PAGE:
A political drama continued to swirl around Norway’s international chess star, Magnus Carlsen, as he tried to concentrate at a tournament in Missouri. Some say the conflict over whether he’ll play at a new world championship match in Russia this fall threatens to once again split the international world of chess into eastern and western camps, just as Russia’s military intervention in Ukraine also threatens to throw the world back into a Cold War.
Carlsen has continued to resist pressure from the Russian leadership of the international chess federation (FIDE) to defend his world championship title in Sochi in November. He had still not signed a contract to play in Sochi as of Friday afternoon, prompting the federation (FIDE) to threaten to strip him of his world championship title if he doesn’t sign by their deadline and show up.
The match could then be played between the man Carlsen defeated in Chennai last year, Vishy Anand, and Russian reserve player, Sergei Karyakin, who’s portrayed himself as a big supporter of controversial Russian President Vladimir Putin. FIDE president Kirsan Ilyumzhinov, re-elected at a noisy meeting at the Chess Olympiad in Norway earlier this month, also is said to have close ties to Putin.
‘Squeezing out the champ’
The head of Norway’s chess federation, Jøran Aulin-Jansson, suspects the top chess officials have their own agenda and are trying to squeeze Carlsen out of the world championship in favour of the Russian reserve. “For me it almost seems that they don’t want Magnus to show up,” Aulin-Jansson told Norwegian Broadcasting (NRK). “It’s quite extraordinary that they’re pushing such a rigid time frame now, while they’ve been quite weak in respecting deadlines in other situations.”
The Russian women’s team, for example, failed to register for the recent Chess Olympiad in Tromsø by the deadline, risking disqualification. The Russians and FIDE objected strenuously to a disqualification and even threatened to cancel the Chess Olympiad unless the Russian women and several other teams were excused for their late registration. Olympiad organizers ultimately relented, allowing the late sign-ups to appease the Russians and FIDE, yet now the FIDE is pushing deadlines hard against Carlsen for a rematch championship tournament that’s been packed into an already hectic autumn season and is to be held in a country that’s been stirring up great tension with much of the democratic western world.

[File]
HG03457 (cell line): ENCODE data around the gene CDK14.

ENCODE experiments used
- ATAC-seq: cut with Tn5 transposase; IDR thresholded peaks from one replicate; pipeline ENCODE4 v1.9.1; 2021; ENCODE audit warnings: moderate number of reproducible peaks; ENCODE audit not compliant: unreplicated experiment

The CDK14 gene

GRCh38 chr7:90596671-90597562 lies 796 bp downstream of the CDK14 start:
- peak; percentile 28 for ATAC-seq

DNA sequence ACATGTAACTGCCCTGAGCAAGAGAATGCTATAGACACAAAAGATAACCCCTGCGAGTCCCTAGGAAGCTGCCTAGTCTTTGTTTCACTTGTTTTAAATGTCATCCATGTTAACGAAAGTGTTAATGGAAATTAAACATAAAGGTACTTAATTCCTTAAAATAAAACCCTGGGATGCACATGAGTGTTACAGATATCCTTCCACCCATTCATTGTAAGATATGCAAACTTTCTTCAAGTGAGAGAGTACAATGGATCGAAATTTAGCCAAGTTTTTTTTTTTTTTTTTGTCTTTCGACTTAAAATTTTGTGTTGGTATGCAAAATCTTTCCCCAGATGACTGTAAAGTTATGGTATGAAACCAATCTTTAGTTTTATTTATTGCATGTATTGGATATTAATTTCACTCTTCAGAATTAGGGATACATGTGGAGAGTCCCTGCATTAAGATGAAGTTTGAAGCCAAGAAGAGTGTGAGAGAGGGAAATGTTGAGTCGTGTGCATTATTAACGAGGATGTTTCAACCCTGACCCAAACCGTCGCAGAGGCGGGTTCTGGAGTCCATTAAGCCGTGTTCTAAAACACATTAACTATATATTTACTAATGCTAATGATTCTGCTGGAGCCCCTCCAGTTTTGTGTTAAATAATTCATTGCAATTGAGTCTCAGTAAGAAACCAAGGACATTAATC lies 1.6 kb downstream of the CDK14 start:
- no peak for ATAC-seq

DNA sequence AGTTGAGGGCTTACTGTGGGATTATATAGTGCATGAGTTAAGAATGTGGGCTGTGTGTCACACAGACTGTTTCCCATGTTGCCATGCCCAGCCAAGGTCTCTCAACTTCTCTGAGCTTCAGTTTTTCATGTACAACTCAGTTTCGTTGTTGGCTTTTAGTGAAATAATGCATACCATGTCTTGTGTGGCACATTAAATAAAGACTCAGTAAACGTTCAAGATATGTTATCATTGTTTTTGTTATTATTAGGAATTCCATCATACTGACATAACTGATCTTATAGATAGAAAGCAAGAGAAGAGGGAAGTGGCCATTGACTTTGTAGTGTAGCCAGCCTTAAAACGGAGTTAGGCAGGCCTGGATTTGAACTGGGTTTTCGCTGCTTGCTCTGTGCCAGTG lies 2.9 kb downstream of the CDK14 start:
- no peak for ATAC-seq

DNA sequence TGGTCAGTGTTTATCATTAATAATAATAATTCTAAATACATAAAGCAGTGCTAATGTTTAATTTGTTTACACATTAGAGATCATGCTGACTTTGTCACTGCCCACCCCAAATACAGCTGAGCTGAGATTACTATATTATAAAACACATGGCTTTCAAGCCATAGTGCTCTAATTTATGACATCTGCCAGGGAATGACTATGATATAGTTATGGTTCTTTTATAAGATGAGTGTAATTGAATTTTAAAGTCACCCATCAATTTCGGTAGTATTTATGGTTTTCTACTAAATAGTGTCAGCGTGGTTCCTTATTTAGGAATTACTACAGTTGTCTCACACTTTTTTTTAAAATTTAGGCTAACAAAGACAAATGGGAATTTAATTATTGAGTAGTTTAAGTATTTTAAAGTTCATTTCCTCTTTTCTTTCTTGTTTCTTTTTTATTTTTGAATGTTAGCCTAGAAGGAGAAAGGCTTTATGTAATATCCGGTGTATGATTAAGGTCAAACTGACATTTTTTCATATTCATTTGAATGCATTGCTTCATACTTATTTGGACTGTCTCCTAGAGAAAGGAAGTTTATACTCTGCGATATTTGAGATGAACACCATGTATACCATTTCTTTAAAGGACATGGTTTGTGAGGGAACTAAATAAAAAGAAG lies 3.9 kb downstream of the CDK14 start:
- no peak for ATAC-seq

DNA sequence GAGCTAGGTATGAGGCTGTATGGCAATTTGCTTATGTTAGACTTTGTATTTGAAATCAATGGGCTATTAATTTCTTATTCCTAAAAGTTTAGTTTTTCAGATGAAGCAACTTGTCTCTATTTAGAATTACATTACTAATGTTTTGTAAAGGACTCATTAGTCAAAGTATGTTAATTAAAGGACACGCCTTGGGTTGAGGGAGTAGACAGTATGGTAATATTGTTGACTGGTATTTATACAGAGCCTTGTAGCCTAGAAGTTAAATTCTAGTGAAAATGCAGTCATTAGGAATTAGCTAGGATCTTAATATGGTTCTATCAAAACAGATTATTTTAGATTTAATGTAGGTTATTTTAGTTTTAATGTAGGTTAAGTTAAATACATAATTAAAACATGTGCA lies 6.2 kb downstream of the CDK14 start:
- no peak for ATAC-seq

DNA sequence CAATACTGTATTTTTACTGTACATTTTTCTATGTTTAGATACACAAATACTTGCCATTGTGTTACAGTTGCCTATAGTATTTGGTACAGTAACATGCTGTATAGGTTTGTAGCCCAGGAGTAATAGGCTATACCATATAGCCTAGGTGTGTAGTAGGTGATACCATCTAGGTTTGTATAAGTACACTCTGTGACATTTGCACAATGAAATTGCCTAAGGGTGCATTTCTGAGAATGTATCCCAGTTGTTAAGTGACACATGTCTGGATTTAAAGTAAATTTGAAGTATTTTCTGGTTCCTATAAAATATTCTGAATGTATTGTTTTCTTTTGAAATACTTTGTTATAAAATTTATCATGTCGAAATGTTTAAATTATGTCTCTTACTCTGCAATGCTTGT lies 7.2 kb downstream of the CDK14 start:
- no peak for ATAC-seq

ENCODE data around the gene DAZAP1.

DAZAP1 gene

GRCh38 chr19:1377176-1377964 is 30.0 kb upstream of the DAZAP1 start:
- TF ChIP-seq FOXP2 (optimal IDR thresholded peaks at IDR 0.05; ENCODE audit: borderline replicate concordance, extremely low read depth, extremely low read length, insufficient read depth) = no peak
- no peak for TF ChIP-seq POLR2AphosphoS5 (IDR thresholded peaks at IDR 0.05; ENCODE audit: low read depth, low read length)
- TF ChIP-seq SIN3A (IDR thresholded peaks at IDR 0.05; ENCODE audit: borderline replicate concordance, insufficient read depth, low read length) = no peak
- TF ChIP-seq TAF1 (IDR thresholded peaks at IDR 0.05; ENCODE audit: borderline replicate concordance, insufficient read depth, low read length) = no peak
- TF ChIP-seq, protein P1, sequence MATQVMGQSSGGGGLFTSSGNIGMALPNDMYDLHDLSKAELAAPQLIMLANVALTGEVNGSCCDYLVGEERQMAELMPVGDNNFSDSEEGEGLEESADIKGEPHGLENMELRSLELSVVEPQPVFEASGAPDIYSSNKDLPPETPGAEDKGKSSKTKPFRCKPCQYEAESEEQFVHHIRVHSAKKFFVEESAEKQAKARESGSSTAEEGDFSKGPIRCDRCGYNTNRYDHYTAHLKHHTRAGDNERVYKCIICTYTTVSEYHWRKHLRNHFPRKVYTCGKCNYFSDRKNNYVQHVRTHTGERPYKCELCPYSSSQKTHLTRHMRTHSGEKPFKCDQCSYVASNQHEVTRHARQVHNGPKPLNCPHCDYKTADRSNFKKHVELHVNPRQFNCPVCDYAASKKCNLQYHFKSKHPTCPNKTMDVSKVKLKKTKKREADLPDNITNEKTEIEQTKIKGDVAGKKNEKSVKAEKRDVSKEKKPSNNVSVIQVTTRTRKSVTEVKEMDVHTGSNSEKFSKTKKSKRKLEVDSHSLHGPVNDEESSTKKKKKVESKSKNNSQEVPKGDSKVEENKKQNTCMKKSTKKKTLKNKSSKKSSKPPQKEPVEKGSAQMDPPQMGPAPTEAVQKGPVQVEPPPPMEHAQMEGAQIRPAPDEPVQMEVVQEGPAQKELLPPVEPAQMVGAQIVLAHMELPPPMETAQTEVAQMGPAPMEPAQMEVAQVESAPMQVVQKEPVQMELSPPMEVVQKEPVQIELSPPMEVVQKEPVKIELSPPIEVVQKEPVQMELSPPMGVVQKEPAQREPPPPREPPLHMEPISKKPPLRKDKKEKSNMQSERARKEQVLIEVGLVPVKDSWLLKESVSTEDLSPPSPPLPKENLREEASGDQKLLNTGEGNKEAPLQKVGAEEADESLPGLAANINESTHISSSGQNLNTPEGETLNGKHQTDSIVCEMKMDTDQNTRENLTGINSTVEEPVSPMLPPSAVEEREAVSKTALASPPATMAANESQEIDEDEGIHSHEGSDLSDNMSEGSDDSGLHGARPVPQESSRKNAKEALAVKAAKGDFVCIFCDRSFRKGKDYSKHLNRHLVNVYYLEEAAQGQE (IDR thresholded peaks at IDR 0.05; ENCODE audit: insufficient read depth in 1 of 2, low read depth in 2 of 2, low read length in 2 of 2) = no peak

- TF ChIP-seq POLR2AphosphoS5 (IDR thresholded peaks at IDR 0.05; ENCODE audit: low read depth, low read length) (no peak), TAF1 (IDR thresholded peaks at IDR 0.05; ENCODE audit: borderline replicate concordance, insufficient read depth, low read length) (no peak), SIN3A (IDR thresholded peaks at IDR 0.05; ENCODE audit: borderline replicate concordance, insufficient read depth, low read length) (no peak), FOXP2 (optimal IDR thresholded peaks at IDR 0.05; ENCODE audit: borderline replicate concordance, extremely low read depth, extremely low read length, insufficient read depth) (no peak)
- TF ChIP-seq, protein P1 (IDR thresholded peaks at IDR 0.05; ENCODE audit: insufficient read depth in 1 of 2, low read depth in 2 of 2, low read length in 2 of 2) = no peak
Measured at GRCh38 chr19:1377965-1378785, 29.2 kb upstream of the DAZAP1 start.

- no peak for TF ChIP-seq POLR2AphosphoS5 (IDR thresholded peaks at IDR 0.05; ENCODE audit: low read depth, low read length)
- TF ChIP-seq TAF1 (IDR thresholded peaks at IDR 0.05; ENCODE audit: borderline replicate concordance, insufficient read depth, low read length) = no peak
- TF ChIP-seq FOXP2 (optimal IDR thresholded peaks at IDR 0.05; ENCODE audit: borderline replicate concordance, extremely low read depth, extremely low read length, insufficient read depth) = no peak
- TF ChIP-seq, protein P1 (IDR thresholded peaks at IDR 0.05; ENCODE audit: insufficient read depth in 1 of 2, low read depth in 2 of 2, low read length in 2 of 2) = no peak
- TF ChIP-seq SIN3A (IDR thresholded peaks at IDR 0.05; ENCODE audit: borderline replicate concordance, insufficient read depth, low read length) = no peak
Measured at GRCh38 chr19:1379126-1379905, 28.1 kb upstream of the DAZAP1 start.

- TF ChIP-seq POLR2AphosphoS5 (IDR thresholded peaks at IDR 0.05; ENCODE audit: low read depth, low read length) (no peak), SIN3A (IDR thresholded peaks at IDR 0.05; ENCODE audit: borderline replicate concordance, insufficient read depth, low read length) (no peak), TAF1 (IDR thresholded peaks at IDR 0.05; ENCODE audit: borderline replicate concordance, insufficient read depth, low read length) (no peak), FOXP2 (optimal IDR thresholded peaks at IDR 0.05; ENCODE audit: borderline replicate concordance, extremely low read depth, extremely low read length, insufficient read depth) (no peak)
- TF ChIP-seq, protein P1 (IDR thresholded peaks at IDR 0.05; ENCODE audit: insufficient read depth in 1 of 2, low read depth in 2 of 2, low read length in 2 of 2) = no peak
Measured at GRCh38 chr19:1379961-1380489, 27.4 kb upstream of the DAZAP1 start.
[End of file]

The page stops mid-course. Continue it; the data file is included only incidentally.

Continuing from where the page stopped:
Carlsen attended the Winter Olympics in Sochi as a spectator, but that was before Russia seized Crimea from Ukraine in an annexation described as illegal by the EU and NATO, and before Russia started being accused of supporting Ukrainian separatists. This week Russia was accused of invading Ukraine.
Carlsen’s team ultimately seemed to accept that the next Chess World Championship would be played in Sochi, but his manager Espen Agdestein at least wanted to postpone it until after New Year. The reasons haven’t been made clear, but commentators in Norway suggest that Carlsen is concerned about security at a time of military conflict between Russia and Ukraine. Russia has also slapped import bans against Norwegian seafood and Norway has joined the EU and US sanctions against Russia, so there’s diplomatic conflict as well. Some fear the security situation in Sochi can change quickly.
There also may be fears that Carlsen risks becoming a pawn himself in Russian propaganda. While the young Russian reserve player has been photographed in a thumbs-up pose while wearing a Putin T-shirt, Carlsen may be reluctant to have to pose for photos with Putin. There also are conflicts and a lack of clarity over TV rights to a new chess world championship in Russia, uncertainty over logistics and preparations for the event, and even the prize money is less than it was in India last year.
FIDE: ‘Can’t accept his demands’
Aulin-Jansson of the Norwegian federation thinks it’s all “highly unfortunate,” and wishes the chess world championship “and all sports” could proceed without politics playing a role. “I think this is sad and unnecessary,” he told NRK. “I hope FIDE realizes that they must have Magnus in a world championship match in order for it to be legitimate.”
Israel Gelfer, vice president of the FIDE, claims Carlsen is “very important for us,” calling him “a phenomenon in the world of chess.” He told NRK that “we are very glad that you have such a genius in Norway, but having said that, we can’t accept his demands (for a postponement). We have been criticized before for failing to observe deadlines. So we’re trying to uphold the deadlines now.”
NRK reported early Friday that Carlsen now had until Monday to sign the contract to play in Sochi in November. In the meantime he played remis in the major tournament in St Lousis on Thursday. Agdestein was tightlipped when asked whether he thinks FIDE will go through with its threat to effectively strip Carlsen of his title, but conceded to NRK that he “didn’t have the impression” that the Russian-led FIDE felt the new tournament depended on Carlsen’s presence.